2008-01-07

Dating Marcion early (2)

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by Neil Godfrey

Following from previous post re Hoffmann’s arguments for an early date for Marcion:

Marcion is generally said to have launched his heresy from the mid-second century — that is, long after the completion of our New Testament writings. Some of the Pastoral epistles are said to have been completed as late as the early second century. Some arguments exist that Acts itself, and even possibly some of the gospels, were also completed after the first century.

Hoffmann challenges this late date, and Tyson picks up Hoffmann’s arguments. Tyson in fact argues that Marcion was influential, if not always directly, in the shaping of what became our canonical Gospel of Luke as well as the book of The Acts of the Apostles.

It is not difficult to challenge the generally assumed (late) dates for Marcion. They are based on a face-value reading of Irenaeus (ca 180 c.e.) in particular. Yet the earlier author, Justin Martyr (ca. 150 c.e.) gives a very different account of the time of Marcion’s activity. Justin even claims to be a contemporary of Marcion, and expresses surprise that Marcion is “still” alive and kicking at the time he wrote — around 150 c.e. If we only had Justin’s words, we would inevitably conclude that Marcion was active in the earlier decades of the second century. But Irenaeus cites a genealogy of false teachers, unknown to Justin, and places Marcion as beginning his career around 150 c.e. Hoffmann shows that Irenaeus, like other later Fathers, was in fact fabricating a genealogy and chronological system that forced “heretics” into a time frame that came well after an earlier period of the consolidation of the teaching of Truth. Heresy by its definition had to begin late. And the different teachers all had to be part of the same “false” system, owing a debt to each other in some sort of genealogical chain.

There is also the scene Irenaeus depicts of Marcion being in Rome at the time of Polycarp and Anicetus but Hoffmann points to the dramatic, ideological and anachronistic literary source factors that have been pulled to together to create this episode, giving reason for treating it as a fabrication.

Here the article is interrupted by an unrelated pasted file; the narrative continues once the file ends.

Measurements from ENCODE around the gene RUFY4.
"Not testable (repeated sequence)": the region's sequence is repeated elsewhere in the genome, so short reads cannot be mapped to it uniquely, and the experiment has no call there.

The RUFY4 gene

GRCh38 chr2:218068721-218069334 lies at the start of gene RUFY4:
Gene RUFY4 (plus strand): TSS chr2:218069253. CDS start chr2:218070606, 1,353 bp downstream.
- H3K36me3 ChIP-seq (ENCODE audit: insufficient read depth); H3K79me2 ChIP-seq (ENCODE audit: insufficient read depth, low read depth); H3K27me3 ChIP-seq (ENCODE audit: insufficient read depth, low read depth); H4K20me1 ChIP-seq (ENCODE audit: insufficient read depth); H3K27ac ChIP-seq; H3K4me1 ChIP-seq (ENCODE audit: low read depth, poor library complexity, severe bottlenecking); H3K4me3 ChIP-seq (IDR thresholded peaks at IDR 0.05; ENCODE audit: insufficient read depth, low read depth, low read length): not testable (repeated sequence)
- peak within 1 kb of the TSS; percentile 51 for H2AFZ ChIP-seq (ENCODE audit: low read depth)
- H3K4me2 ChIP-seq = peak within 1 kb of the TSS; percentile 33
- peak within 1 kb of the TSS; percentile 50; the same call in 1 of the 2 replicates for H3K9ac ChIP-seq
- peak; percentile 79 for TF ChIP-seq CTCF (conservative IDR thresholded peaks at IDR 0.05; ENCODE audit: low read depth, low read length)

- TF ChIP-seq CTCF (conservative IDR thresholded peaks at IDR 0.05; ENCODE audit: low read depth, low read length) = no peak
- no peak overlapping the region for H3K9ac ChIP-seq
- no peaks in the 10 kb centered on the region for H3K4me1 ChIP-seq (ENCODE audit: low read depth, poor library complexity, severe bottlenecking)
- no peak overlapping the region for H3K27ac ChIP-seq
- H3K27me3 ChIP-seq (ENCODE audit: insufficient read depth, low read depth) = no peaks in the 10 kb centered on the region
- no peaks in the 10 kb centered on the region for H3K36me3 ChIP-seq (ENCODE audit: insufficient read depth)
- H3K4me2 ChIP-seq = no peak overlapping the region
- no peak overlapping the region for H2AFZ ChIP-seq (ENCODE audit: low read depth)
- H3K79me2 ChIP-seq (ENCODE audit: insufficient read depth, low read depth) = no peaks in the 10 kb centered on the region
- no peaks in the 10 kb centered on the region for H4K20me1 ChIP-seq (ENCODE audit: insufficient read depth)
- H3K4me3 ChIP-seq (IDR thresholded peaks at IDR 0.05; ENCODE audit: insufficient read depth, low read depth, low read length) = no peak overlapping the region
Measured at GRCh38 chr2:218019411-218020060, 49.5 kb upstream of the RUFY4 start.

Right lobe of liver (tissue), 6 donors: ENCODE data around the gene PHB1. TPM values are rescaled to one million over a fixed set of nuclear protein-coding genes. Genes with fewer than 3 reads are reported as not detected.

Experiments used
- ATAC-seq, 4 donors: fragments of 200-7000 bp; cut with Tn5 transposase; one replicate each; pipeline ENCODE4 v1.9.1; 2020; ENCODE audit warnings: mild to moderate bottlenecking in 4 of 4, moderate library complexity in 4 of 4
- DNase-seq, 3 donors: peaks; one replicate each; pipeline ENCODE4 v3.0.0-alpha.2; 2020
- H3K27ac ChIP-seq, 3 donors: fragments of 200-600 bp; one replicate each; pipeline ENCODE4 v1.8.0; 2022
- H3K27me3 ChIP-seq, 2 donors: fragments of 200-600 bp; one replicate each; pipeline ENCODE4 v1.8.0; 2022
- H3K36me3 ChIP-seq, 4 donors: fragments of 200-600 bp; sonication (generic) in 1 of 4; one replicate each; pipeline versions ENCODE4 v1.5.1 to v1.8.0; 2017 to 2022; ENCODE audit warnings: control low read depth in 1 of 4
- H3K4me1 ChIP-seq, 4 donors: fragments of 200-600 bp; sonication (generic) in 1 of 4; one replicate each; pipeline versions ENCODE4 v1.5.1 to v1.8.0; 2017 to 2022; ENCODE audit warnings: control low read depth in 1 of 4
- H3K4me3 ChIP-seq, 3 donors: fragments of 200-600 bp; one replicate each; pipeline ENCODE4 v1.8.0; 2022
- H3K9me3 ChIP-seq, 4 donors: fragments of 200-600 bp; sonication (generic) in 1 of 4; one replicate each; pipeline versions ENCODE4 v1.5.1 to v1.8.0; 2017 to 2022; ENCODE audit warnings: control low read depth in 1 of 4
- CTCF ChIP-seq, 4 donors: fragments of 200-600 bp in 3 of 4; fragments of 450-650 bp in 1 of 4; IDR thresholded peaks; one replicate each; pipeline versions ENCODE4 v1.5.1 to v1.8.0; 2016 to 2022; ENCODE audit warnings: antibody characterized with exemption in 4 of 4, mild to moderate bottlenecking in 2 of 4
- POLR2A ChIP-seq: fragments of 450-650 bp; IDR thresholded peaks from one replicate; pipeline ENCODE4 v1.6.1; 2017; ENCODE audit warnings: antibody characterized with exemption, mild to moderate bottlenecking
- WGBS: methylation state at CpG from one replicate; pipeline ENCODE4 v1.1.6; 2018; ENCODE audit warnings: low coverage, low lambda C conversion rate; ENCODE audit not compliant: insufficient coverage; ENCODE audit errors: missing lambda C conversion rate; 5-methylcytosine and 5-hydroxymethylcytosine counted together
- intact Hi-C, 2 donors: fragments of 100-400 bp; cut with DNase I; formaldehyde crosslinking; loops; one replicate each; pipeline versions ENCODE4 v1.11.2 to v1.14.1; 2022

So if we accept that Irenaeus dated Marcion late for ideological reasons, and Justin was a contemporary of Marcion and implies that Marcion was active much earlier than Irenaeus indicates, then we are on firmer ground if we go with the evidence of Justin when we set a date for Marcion’s time.

By starting with Justin’s implication that Marcion preached during the earlier decades of the second century, we find that various passages in Polycarp, Ignatius, and even the canonical 2 Timothy and other pastoral epistles, take on fresh significance as attempts to counter Marcion’s influence.

Tyson argues that Marcion had a major influence on the way the final authors of Luke and Acts wrote those books.

My previous post outlined Hoffmann’s presentation of his arguments for dating Marcion to the earlier rather than the middle decades of the second century. Here I will summarize Tyson’s reasons, even though he relies heavily on Hoffmann himself.

“Genealogy of Error”

Tyson draws on Hoffmann who had drawn on Bauer who expressed this orthodox concept thus: “where there is heresy, orthodoxy must have preceded “.

Clement of Alexandria presents us with a classic illustration of the belief that there was a set sequence, chain or genealogy of persons that clearly pointed to the time when heresy entered and corrupted an originally pure beginning of the Church. For Clement, there were three periods:

  1. The time and teaching of Jesus from emperors Augustus to Tiberius (ca 30 c.e.)
  2. The time of the apostles, which included the time of Paul, and that ended with Nero (ca 60 c.e.)
  3. The time of heresy, from Hadrian to Antoninus Pius (117-161 c.e.)

Compare Irenaeus, writing earlier:

  • Heresy begins with Simon Magus, the father of all heresies, and proceeds through Menander, Cerdo and Marcion. Cerdo came to Rome (according to Irenaeus) at the time of the ninth bishop, Hyginus (137-140 c.e.) and Marcion succeeded him at the time of the next bishop, Anicetus (154-166 c.e.)
  • But prior to all of these were the apostles who passed on the original teachings of Jesus.

Tyson’s comment:

Since these writers approach the times of Marcion with a “genealogy of error” theory in mind, they are compelled to discount any information that would suggest an early date for him and to locate his times as late as possible.

The Traditional Date (144 c.e.) for Marcion

Tertullian’s argument: